Cornell Law professor Michael C. Dorf comments on the Supreme Court’s decision in Allen v. Milligan, in which Chief Justice John Roberts, writing for a 5-4 majority of the Court, reaffirming a key precedent that allows Voting Rights Act (VRA) plaintiffs to sue to block legislative redistricting maps that have the effect of diluting minority voting strength. Professor Dorf expresses optimism that this decision might signal that the Chief Justice and Justice Brett Kavanaugh, the only Republican-appointed Justice who joined the majority, are not moving ideologically to the right as radically as their other colleagues on the Court.

Alabama Death Penalty Case Reveals Clarence Thomas’s Cruelty

Amherst professor Austin Sarat comments on Justice Clarence Thomas’s dissent from the U.S. Supreme Court’s refusal to dismiss a lawsuit challenging the constitutionality of Alabama’s use of lethal injection as a method of execution. Professor Sarat argues that Justice Thomas has seldom come across a death sentence he wouldn’t uphold or an execution he wouldn’t try to expedite—and his opinion in this case was no exception.

Alabama’s Latest Steps to Use Nitrogen Hypoxia Recapitulate the Failed Promise of Humane Execution

Amherst professor Austin Sarat comments on recent news that Arkansas was “close” to completing the protocol needed to carry out executions by nitrogen hypoxia. Professor Sarat points out that nearly every method of execution was touted as “humane” when it was first introduced, but as history has proven time and time again, there is no such thing as a foolproof or humane execution.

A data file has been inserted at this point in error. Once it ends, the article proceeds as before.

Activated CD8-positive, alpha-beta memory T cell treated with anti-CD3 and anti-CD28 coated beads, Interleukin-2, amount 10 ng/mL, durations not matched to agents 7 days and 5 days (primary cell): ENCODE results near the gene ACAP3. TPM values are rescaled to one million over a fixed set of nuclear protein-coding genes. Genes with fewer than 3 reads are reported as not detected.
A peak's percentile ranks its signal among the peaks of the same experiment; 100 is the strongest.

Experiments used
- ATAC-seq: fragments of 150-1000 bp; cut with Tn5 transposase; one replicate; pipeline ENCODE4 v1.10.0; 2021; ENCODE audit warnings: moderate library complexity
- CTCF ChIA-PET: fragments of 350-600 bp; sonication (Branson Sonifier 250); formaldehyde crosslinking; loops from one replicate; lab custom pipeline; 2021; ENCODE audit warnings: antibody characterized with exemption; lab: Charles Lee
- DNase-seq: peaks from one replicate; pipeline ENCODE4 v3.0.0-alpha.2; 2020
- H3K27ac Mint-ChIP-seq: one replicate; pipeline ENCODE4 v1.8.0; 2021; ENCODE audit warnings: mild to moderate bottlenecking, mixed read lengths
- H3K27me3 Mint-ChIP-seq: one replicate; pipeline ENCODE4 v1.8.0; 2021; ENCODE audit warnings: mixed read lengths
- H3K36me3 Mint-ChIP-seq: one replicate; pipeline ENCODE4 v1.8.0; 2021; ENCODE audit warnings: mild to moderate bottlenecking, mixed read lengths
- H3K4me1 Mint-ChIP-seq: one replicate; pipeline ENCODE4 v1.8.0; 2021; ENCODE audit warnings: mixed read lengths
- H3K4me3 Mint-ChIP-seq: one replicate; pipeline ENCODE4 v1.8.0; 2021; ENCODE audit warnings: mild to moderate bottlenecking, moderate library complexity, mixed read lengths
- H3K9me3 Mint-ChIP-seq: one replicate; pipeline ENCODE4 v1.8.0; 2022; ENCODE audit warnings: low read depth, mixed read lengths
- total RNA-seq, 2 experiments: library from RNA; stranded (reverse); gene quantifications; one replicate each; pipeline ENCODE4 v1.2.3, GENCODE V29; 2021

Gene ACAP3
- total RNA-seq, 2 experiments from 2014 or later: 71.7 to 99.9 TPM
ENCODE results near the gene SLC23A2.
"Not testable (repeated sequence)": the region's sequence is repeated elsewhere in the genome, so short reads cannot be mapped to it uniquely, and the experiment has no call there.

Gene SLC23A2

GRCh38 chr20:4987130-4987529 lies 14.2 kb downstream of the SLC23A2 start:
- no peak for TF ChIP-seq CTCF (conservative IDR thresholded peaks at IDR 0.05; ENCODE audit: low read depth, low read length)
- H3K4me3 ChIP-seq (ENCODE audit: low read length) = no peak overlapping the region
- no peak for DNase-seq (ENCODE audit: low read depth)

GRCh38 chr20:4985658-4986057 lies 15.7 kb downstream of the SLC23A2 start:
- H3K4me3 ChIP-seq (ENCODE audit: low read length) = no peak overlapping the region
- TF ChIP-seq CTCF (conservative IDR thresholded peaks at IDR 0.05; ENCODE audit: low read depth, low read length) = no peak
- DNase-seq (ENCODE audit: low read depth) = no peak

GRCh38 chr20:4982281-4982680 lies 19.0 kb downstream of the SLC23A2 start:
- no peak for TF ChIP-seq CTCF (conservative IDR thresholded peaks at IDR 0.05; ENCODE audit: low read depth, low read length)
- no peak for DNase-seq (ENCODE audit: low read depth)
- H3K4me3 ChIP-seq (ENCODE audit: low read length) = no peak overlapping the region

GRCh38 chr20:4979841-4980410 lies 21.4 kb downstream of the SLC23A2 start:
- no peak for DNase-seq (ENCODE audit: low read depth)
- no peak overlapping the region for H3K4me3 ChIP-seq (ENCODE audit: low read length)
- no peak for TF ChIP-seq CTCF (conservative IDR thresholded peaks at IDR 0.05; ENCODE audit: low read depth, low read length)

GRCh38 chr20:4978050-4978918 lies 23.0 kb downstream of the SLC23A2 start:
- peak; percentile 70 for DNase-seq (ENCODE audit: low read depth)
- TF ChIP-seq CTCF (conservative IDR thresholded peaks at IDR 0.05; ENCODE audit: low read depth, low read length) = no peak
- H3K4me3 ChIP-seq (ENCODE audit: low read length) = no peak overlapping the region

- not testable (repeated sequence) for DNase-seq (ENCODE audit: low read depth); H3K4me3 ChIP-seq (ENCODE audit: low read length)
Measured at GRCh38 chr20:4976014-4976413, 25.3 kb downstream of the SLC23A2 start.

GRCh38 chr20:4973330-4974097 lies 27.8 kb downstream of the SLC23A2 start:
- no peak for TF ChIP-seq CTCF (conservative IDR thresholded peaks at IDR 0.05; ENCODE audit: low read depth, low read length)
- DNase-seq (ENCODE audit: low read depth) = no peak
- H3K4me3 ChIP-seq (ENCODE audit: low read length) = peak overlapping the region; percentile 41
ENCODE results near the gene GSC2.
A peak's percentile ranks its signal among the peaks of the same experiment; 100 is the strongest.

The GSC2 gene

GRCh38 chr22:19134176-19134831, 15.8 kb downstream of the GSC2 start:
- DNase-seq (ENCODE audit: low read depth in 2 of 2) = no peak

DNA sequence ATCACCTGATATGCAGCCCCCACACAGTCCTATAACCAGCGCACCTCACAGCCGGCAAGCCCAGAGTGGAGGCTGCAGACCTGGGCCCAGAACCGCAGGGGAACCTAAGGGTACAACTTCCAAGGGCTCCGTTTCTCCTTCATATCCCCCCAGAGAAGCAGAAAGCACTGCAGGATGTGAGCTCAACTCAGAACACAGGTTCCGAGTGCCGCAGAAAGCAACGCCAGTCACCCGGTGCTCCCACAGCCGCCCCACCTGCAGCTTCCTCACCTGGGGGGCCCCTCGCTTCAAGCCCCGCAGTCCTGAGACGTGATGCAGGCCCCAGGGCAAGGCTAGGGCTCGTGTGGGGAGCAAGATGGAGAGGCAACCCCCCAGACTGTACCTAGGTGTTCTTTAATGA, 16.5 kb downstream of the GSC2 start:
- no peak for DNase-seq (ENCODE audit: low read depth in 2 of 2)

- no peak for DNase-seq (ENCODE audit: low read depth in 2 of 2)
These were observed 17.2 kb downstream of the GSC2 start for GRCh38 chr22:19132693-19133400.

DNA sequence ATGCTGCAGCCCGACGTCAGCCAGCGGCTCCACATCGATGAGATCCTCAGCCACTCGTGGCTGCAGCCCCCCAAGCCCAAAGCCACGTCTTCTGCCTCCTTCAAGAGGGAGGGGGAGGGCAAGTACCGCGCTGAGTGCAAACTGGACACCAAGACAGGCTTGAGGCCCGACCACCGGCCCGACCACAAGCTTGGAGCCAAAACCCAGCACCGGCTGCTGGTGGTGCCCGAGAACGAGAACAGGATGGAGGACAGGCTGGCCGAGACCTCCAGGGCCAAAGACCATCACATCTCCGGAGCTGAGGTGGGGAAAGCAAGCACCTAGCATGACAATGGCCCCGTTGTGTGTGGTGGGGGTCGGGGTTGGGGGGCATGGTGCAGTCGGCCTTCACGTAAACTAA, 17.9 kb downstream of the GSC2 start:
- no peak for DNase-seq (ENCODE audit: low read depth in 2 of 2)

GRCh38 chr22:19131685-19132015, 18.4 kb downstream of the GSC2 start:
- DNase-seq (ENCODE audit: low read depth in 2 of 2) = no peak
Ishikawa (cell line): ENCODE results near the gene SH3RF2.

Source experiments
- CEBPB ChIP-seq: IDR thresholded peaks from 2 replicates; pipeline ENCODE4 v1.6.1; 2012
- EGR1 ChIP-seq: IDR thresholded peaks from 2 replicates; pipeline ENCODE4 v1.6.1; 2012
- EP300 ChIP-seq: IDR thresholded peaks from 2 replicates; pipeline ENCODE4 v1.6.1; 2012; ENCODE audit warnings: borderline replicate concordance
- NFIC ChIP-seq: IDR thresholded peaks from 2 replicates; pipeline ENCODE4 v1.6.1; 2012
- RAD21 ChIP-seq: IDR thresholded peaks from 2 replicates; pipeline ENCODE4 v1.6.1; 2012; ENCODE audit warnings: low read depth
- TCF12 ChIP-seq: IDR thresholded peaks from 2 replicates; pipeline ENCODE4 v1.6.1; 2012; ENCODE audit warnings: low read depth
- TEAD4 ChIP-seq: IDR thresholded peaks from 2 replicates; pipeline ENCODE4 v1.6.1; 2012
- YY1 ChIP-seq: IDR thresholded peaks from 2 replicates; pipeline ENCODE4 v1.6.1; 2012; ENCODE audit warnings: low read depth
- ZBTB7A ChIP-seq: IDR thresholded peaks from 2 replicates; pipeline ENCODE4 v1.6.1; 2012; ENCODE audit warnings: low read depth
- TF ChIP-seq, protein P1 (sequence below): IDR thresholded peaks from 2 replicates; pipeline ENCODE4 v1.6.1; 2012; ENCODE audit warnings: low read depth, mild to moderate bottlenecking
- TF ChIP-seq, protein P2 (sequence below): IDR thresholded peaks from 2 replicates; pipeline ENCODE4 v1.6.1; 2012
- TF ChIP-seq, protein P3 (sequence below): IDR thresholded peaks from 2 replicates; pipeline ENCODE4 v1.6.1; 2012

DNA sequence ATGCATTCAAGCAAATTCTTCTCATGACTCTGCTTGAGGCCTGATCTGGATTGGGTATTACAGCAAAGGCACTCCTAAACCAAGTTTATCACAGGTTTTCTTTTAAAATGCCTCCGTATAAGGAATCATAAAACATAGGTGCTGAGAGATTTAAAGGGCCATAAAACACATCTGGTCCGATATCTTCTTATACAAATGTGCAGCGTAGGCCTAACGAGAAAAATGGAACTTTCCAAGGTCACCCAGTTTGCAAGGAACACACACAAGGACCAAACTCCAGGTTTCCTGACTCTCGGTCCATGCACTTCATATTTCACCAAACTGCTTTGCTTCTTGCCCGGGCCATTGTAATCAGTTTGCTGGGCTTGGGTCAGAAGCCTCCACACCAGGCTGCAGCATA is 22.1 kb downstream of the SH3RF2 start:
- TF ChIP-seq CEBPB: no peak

Alabama Needs to Change Course and Clean Up Its Death Penalty Mess

Amherst professor Austin Sarat comments on a recent petition by 170 faith leaders in Alabama asking Governor Kay Ivey to create an independent commission to study and address Alabama’s death penalty problems. Professor Sarat describes the recent botched executions in that state and laments that their eloquent appeal seems likely to fall on deaf ears in a state that is not yet ready to clean up its death penalty mess.

Alabama’s Plan to Execute Kenneth Smith May Be Legal, But It Is Not Just

Amherst professor Austin Sarat comments on the case of Kenneth Smith, whom Alabama plans to execute by lethal injection on November 17 based on a judge’s decision overriding a jury’s determination that he be sentenced to life in prison rather than death. Professor Sarat explains why such judicial override cases are so unjust, particularly given that Alabama has repealed judicial override (but not retroactively).

The Supreme Court’s Cold Indifference in Alabama Death Penalty Case